India has changed since my youth. There were three classes then: the rich, the poor and the middle class. The rich were generally maharajahs, zemindars and industrialists. They had palaces in Bundernagore and bungalows in Bulleypore. They could be identified by their cars. The poor, who cooked for them, swept their driveways and cleaned their toilets, could be identified by their dirty, skimpy clothes and bare feet. The middle class either lived on salary or manned shops. The salary-earners wore trousers, polished their one pair of shoes every day and took a train or a bus to work every morning. The shopkeepers wore topis and dhotis, sold kirana and counted cash at the end of the day.
Since then, the three classes have come closer. The rich have shrunk and moved down into the middle class. They no longer wear phetas and pugrees, mojdis and churidars; they have adopted the middle-class uniform of shirts and trousers. They no longer live in palaces; they have joined the middle class in apartments. The only distinction left is between those who advertise their fair daughters in matrimonial columns and those who marry their children off abroad, between those who take their holidays in Ooty and those who go abroad.
The merger of the middle class and the poor has gone less far. Much fewer poor do manual labour now, since much of it, especially in agriculture, has been mechanized. Many of them, especially in cities, have adopted the middle class uniform of shirts and trousers. All have footwear, and their children have taken to sports shoes. Both the middle class and the poor aspire to own property, though the choices of the poor are limited to slums. And both struggle through their lives to build up a nest egg for old age.
I was not rich; but I have shared the middle-class angst about having enough for the day when I would be out of work. There was a time in the 1980s when I worked abroad; the objective seemed easily achievable then. Then there was a time when I was inveigled into the finance ministry on a salary of Rs 12,000 flat, no allowances; if I had then had the time, I would have been seriously worried about my future. Luckily, my duty to the nation did not last long. In 1993, I was offered an editorship in Business Standard which made me India’s highest-paid editor. My perch on the pinnacle did not last long, for friends soon found out what I was earning and got similar breaks from their employers. But I could live comfortably on my writings.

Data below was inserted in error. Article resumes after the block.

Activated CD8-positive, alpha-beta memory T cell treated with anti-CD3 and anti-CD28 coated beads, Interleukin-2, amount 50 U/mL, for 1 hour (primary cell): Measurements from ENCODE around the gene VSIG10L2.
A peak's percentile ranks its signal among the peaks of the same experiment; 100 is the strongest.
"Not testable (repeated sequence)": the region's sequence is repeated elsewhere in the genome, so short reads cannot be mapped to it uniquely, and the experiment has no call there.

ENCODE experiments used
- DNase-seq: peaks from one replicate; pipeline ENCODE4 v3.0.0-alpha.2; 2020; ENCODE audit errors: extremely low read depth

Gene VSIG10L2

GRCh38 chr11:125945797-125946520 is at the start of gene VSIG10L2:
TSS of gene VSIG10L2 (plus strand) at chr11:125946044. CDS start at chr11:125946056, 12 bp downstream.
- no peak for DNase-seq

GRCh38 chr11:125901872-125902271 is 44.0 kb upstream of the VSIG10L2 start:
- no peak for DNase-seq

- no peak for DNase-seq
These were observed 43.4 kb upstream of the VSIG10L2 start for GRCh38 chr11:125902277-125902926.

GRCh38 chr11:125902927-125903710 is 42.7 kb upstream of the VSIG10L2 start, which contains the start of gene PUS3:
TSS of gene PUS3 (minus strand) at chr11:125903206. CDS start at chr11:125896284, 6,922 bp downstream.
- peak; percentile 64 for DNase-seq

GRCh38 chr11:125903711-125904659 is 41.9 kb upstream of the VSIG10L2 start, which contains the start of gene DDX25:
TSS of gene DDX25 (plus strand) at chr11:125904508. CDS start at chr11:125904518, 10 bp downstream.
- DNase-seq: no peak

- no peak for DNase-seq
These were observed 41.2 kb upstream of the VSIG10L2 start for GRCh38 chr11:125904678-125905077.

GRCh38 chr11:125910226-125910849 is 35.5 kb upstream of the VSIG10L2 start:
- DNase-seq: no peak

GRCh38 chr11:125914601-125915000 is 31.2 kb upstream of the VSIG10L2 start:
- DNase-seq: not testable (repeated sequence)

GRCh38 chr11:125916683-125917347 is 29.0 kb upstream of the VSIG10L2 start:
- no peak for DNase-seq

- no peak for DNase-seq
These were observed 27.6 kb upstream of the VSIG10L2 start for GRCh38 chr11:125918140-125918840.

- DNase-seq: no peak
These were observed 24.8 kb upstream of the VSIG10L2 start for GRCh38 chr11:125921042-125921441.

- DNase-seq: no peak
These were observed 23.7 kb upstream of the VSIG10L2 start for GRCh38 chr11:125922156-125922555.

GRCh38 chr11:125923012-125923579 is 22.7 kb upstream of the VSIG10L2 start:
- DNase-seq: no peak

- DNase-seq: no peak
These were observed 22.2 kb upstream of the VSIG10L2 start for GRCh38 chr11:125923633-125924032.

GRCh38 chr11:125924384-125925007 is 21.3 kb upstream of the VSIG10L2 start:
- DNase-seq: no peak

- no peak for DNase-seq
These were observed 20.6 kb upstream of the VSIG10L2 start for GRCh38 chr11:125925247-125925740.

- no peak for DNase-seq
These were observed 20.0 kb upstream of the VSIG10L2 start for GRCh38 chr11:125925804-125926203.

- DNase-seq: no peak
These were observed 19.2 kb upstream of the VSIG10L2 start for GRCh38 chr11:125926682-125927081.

That bred complacency. Now it is time for me to count my pennies and worry about loaves and fishes. I know there are many younger men and women who do so too. Some of them have consulted me, and I know what terrible mistakes they make; I still remember an assistant in the finance ministry who, impressed by my free-market rhetoric, had invested the few thousand he had in the stock market and lost most of the money. So I thought I should share my thoughts with them.
Once one gets past the need to feed oneself and one’s family, the first priority should be insurance. By that I do not mean an insurance policy, but being ready for a catastrophe. Loss of job is the biggest one, for ours is a capitalist economy, and one can no longer be sure when one might lose one’s job or stop earning an income. Everyone would have read about Kingfisher Airlines suddenly ceasing to pay its employees while its owner partied on a luxury boat in the Mediterranean. He is not the only one; yours may be next. Hence one should always have enough cash to survive without a job. How much would depend on how long it would take to find something else: it could be a month or six months. The contingency reserve should also cover emergencies like illness and hospitalization. This money should be kept in easily realizable assets, such as bank deposits. One should think of investing only after one’s savings exceed these minimum cash requirements.